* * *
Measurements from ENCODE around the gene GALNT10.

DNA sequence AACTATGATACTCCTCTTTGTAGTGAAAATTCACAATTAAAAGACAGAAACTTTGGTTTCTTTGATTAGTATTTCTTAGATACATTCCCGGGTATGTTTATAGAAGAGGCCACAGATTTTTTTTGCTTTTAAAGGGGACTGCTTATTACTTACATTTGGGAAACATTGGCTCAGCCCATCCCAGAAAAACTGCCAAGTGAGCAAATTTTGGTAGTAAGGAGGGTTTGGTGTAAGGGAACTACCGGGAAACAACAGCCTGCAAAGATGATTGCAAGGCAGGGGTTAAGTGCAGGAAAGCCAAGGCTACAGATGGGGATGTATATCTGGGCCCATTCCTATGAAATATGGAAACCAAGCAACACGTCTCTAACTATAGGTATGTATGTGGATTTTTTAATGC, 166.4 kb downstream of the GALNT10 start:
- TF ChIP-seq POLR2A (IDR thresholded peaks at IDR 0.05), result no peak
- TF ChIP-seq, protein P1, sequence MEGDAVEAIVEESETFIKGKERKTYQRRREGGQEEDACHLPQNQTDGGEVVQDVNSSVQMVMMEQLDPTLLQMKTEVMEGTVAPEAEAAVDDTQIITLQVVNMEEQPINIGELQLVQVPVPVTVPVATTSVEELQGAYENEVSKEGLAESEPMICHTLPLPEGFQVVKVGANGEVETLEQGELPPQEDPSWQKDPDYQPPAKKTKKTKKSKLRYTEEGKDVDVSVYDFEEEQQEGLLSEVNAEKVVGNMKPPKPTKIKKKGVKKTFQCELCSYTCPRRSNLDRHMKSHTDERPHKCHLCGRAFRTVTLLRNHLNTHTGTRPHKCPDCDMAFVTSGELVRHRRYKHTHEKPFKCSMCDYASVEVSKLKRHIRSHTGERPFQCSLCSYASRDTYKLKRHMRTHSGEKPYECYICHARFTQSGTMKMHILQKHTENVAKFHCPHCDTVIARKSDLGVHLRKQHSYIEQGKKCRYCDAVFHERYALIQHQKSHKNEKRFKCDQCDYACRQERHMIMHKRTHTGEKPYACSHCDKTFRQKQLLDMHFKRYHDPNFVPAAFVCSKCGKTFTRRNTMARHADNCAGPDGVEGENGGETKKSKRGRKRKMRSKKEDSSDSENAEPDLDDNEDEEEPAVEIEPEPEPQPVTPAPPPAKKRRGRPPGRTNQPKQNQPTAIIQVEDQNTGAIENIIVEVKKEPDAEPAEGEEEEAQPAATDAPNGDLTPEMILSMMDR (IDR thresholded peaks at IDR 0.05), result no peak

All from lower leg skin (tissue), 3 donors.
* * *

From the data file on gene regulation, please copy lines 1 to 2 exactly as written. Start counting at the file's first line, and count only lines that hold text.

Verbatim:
Measurements from ENCODE around the gene GALNT10.

DNA sequence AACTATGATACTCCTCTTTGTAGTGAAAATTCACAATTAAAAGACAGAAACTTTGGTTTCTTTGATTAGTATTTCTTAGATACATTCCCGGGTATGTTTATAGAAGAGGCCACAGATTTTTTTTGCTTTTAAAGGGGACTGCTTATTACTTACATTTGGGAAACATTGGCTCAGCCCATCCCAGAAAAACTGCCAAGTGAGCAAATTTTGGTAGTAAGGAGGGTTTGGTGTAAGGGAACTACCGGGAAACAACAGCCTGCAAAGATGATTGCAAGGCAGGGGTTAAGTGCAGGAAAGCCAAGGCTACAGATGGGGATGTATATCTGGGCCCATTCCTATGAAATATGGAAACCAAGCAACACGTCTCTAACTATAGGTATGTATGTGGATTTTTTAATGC, 166.4 kb downstream of the GALNT10 start: